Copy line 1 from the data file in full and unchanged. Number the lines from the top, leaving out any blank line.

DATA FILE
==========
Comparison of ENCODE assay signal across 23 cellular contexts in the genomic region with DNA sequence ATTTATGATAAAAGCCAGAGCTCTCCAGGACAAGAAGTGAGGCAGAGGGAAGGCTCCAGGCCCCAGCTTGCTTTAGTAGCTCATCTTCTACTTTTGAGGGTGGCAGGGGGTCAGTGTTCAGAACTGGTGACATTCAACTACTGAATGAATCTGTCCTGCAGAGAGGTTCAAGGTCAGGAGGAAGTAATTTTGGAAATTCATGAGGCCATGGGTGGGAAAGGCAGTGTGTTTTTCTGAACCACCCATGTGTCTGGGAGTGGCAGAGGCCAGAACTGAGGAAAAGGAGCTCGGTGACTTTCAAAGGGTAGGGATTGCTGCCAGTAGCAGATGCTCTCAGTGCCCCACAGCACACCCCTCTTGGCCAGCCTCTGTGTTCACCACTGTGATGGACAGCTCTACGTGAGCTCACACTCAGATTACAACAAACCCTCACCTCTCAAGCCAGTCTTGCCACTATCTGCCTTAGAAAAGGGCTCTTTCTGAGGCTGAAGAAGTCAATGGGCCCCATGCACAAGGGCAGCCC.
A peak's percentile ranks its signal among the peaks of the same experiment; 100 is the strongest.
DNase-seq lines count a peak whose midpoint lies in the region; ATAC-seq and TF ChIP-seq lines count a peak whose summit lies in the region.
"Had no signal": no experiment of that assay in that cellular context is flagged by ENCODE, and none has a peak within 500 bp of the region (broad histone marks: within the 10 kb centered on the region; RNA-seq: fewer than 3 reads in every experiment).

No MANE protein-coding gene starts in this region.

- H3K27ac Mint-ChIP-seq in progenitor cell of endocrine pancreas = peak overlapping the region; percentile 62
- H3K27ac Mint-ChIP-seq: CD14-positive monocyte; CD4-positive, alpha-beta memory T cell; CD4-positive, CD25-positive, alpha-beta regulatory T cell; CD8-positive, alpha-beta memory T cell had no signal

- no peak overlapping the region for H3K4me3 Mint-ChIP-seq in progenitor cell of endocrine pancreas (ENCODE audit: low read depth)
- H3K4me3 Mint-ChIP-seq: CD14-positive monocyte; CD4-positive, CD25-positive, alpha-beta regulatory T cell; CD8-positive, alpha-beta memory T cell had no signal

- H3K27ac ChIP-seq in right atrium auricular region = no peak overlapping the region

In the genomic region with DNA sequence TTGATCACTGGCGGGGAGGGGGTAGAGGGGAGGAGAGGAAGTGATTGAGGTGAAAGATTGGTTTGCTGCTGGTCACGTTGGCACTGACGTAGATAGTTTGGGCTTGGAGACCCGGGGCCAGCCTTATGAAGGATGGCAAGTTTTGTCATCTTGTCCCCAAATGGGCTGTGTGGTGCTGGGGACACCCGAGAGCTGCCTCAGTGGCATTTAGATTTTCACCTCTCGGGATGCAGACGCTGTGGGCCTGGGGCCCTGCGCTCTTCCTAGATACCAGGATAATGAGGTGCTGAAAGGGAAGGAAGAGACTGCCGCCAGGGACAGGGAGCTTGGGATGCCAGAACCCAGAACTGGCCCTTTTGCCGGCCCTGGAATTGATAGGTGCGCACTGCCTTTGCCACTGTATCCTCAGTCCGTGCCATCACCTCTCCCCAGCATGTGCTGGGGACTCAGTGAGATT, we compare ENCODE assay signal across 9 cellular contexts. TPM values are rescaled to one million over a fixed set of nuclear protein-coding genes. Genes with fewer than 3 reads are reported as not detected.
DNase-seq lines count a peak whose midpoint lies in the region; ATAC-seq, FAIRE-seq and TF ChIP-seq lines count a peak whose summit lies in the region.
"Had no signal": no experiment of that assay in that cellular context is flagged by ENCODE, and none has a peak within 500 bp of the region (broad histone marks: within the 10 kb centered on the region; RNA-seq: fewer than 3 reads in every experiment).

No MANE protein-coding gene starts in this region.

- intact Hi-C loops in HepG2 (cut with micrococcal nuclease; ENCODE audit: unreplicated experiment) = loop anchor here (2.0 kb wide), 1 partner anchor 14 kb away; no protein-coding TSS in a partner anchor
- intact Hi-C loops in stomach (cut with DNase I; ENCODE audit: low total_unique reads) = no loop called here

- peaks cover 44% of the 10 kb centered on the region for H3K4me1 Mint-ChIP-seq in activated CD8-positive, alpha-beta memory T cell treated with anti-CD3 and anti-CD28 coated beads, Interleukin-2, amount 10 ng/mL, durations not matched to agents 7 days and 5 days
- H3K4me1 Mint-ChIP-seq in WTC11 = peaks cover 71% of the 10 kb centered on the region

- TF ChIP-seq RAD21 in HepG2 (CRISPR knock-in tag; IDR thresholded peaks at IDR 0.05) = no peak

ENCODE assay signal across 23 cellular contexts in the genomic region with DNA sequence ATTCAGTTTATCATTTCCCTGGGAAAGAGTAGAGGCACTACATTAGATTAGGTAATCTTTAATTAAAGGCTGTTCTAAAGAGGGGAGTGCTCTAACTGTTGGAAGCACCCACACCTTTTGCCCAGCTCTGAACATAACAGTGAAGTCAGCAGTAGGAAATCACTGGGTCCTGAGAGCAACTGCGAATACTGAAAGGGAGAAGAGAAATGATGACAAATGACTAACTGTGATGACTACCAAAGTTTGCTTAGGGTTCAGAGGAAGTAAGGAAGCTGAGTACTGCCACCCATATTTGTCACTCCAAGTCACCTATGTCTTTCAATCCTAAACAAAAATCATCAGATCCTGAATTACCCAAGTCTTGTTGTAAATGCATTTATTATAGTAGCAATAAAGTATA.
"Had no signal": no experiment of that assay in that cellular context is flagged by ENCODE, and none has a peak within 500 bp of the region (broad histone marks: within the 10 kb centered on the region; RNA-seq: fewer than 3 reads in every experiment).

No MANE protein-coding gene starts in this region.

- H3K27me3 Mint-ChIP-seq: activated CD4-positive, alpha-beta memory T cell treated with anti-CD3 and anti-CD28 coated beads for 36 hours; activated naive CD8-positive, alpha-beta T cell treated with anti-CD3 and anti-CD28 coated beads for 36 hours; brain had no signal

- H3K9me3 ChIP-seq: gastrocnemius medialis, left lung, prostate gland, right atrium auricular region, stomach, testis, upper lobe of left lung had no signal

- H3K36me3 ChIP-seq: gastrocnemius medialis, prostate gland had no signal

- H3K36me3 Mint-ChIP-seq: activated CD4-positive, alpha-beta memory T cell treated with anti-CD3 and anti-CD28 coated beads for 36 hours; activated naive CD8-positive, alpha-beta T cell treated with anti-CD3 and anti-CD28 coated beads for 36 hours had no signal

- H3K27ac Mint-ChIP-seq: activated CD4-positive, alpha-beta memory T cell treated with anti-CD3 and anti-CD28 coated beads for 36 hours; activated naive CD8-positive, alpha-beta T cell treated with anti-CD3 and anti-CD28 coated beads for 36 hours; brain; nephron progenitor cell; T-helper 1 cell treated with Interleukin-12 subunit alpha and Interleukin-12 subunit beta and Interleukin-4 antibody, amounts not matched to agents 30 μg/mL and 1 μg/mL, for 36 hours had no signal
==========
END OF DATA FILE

Comparison of ENCODE assay signal across 23 cellular contexts in the genomic region with DNA sequence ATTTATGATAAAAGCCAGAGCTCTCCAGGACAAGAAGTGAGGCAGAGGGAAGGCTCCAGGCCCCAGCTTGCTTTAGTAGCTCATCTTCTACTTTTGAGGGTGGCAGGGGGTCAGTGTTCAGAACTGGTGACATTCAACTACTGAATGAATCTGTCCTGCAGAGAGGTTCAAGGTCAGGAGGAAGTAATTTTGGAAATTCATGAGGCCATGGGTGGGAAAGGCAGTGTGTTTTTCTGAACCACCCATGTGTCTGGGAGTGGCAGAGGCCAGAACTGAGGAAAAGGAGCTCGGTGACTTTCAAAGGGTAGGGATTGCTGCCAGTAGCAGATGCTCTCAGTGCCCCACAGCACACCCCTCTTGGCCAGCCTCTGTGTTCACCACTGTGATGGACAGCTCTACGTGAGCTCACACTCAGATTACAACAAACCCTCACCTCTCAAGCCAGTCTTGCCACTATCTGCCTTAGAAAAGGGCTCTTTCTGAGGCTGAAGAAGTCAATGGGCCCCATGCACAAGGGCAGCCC.